Friday, 28 June 2019 09:52

Edge Effect

One of the contemporary world’s most well-known musicians is Yo-yo Ma, the superstar cellist. A profoundly influential project of his has been the creation of the Silkroad Ensemble, a collective of composers and musicians from over 20 countries.

Their mission is to celebrate the diversity and beauty of converging instruments and cultures in a dynamic and vibrant creation of new music.

Yo-yo Ma describes this work as the edge effect, where new life forms are most readily created. The point where two ecosystems meet, such as forest and savannah, is the point where new life-forms are most abundant. Similarly, allowing diverse musical forms to interact at a point of collaboration, new music, which is at once striking and exhilarating, is given room to be created.

A powerful application of this edge effect can exist in any human interaction, and, in particular, in the clinician-patient consultation.

The traditional, and outdated, model is of a powerful, more knowledgeable doctor assessing a patient’s disease, determining a treatment, and instructing the patient to adhere to that treatment. The more contemporary, and, as I argue in my paper, Wellness and Well-Being: better understanding of patient priorities in primary care, progressive model sees an engagement in a collaborative and high emotional-quotient style of consultation. This gives room and value to perspectives of both the patient and the doctor in agreeing to a wellness outcome.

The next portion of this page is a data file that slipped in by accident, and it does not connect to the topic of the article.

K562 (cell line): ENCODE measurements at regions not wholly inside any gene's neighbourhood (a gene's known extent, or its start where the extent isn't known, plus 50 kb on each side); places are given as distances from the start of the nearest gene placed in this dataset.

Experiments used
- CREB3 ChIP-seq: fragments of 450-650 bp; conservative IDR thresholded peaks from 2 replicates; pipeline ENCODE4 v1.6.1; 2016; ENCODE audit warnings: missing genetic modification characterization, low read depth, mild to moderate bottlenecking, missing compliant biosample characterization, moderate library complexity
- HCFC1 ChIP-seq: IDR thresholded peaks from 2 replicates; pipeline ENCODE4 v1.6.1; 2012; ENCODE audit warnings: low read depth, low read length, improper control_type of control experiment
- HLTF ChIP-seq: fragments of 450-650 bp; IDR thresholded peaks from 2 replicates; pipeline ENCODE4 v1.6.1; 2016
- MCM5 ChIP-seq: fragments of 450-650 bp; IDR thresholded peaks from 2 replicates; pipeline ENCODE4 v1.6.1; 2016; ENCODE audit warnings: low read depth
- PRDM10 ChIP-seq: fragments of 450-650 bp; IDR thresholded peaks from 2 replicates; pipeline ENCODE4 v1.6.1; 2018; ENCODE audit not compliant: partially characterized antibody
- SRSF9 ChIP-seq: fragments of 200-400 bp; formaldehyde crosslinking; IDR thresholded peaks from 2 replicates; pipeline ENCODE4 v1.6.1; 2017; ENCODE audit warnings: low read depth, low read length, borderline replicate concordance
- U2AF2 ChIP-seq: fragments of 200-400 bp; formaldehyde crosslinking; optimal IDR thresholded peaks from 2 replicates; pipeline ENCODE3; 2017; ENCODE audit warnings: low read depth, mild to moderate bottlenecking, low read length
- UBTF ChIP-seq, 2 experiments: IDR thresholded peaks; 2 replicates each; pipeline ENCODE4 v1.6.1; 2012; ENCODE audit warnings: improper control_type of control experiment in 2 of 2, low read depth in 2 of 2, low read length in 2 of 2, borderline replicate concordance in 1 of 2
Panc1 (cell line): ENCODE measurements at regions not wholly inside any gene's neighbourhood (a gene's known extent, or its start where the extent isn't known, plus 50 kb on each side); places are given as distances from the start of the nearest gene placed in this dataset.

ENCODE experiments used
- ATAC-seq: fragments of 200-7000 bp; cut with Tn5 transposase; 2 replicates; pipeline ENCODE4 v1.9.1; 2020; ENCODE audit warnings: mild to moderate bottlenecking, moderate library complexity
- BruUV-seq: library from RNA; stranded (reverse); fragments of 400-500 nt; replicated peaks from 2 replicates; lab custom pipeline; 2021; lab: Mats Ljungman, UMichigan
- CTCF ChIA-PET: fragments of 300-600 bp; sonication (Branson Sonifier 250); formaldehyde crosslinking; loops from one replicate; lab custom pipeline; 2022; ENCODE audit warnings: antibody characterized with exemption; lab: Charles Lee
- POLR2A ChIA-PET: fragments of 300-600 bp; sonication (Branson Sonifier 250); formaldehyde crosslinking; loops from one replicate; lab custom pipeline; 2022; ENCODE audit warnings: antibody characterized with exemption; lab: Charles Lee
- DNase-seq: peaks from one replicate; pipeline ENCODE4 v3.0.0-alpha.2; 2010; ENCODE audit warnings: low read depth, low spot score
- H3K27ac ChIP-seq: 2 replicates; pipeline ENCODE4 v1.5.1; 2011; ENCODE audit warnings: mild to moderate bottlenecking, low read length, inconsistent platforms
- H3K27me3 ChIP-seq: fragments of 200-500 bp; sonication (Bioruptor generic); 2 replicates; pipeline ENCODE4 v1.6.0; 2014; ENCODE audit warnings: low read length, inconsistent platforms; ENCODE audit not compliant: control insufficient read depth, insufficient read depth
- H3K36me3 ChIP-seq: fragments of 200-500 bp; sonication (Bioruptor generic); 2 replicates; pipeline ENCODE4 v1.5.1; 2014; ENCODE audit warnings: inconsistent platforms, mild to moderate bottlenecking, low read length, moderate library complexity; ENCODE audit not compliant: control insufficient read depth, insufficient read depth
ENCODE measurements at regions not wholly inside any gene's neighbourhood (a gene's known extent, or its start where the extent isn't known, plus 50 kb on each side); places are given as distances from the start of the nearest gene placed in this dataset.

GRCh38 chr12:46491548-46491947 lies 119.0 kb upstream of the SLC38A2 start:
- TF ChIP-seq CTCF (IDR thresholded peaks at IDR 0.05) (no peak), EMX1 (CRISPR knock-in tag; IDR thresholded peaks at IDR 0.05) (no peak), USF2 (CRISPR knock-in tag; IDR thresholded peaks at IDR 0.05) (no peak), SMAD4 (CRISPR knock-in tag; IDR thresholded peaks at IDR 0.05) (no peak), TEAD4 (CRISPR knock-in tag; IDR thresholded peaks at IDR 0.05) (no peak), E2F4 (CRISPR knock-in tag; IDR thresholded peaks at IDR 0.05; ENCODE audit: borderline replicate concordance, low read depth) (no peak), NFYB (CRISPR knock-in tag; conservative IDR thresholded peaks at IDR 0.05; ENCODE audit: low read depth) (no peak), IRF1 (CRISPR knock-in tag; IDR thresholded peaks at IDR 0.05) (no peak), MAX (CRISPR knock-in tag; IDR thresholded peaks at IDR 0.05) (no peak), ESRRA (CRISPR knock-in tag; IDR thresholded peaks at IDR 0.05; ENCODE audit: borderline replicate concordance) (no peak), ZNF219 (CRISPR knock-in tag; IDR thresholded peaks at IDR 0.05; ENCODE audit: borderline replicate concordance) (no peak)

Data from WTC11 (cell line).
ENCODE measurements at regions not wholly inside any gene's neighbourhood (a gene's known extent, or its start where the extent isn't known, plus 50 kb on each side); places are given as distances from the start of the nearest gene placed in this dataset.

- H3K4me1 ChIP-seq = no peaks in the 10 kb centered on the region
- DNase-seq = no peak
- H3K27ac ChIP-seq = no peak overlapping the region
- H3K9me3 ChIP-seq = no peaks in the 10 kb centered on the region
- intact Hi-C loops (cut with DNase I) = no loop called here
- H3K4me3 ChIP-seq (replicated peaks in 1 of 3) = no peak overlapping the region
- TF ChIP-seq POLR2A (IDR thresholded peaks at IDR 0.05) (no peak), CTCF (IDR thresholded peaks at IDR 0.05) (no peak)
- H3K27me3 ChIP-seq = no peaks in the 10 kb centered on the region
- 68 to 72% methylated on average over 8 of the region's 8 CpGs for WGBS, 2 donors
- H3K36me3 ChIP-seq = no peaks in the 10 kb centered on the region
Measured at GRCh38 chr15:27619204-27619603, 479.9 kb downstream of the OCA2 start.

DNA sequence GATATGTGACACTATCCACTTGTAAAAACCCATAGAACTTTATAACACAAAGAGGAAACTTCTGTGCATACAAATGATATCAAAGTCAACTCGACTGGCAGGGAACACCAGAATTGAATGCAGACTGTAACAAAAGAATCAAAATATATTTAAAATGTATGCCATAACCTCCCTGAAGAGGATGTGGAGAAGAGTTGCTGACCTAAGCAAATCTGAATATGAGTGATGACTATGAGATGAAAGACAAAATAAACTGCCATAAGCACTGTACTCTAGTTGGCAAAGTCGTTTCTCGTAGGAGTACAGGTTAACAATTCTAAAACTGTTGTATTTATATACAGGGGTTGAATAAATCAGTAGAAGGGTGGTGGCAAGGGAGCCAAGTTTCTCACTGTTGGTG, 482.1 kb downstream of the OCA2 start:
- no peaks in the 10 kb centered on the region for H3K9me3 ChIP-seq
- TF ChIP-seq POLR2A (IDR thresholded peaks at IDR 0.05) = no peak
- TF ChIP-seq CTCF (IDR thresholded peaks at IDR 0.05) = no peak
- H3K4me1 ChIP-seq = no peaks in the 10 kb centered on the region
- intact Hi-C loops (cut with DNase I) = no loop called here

I believe this demonstrates the power of the edge effect. At the intersection of the health and disease understandings and beliefs of both doctor and patient lies the fertile ground for ‘new life’. This new life is likely to be a point of agreement and commitment on viewing, investigating and treating a disease or wellness issue where the outcomes are acceptable to all. Without this approach, often there is a dysfunctional and disengaged outcome which leads to poorer health and well-being.

Two examples of this come from my recent consultations. One is of a 64 year old man with high blood pressure which needed treatment. He revealed that his sex life was being affected by his blood pressure, and we agreed on medication which would be effective without a side-effect risk on his love-making. Another example is of a 72 year old woman with terminal pancreatic cancer, whose family were keen for her to have palliative chemotherapy to give her the chance of an extra few months of life. She, however, wanted her remaining weeks to be without the likely chemo-effects of nausea and loss of appetite, as she was looking forward to spending her remaining time with friends and family over morning teas. We agreed on her ‘therapeutic’ approach.


Last modified on Sunday, 18 August 2019 13:46

Leave a comment